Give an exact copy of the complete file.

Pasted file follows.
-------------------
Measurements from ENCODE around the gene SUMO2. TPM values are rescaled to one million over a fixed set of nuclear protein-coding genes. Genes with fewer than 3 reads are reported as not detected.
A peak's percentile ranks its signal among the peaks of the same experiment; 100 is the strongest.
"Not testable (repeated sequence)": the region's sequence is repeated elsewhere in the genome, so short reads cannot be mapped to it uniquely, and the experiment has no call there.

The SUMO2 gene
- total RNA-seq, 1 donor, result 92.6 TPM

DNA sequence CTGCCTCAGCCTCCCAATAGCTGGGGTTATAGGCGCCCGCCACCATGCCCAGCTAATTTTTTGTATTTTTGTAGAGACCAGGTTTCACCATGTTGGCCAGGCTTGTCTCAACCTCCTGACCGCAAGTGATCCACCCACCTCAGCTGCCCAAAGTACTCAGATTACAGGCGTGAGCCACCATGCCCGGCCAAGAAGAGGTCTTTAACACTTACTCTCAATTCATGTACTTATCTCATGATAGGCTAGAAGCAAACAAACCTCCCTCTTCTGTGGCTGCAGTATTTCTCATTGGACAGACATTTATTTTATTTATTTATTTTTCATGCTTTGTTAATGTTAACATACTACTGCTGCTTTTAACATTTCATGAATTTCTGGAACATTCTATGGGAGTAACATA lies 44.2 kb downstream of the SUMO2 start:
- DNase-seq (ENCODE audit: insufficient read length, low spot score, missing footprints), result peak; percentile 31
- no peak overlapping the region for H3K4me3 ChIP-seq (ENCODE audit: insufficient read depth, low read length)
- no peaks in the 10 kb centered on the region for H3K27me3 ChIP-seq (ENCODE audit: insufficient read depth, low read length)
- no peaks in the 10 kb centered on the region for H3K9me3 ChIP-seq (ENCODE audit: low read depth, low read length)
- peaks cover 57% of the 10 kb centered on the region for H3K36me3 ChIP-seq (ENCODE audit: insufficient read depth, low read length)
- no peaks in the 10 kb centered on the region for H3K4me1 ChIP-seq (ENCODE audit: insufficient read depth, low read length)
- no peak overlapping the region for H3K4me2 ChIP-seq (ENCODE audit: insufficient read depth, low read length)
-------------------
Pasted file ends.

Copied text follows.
Measurements from ENCODE around the gene SUMO2. TPM values are rescaled to one million over a fixed set of nuclear protein-coding genes. Genes with fewer than 3 reads are reported as not detected.
A peak's percentile ranks its signal among the peaks of the same experiment; 100 is the strongest.
"Not testable (repeated sequence)": the region's sequence is repeated elsewhere in the genome, so short reads cannot be mapped to it uniquely, and the experiment has no call there.

The SUMO2 gene
- total RNA-seq, 1 donor, result 92.6 TPM

DNA sequence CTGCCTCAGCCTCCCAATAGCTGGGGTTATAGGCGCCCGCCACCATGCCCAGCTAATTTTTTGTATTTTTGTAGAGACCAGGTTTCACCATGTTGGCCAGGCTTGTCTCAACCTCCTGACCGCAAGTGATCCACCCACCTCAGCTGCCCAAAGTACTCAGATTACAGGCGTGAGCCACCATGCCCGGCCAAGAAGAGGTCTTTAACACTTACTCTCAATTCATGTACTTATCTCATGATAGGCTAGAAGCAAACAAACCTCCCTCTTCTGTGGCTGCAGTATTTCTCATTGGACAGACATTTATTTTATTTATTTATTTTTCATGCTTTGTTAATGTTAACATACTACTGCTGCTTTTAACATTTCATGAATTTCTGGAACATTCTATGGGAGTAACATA lies 44.2 kb downstream of the SUMO2 start:
- DNase-seq (ENCODE audit: insufficient read length, low spot score, missing footprints), result peak; percentile 31
- no peak overlapping the region for H3K4me3 ChIP-seq (ENCODE audit: insufficient read depth, low read length)
- no peaks in the 10 kb centered on the region for H3K27me3 ChIP-seq (ENCODE audit: insufficient read depth, low read length)
- no peaks in the 10 kb centered on the region for H3K9me3 ChIP-seq (ENCODE audit: low read depth, low read length)
- peaks cover 57% of the 10 kb centered on the region for H3K36me3 ChIP-seq (ENCODE audit: insufficient read depth, low read length)
- no peaks in the 10 kb centered on the region for H3K4me1 ChIP-seq (ENCODE audit: insufficient read depth, low read length)
- no peak overlapping the region for H3K4me2 ChIP-seq (ENCODE audit: insufficient read depth, low read length)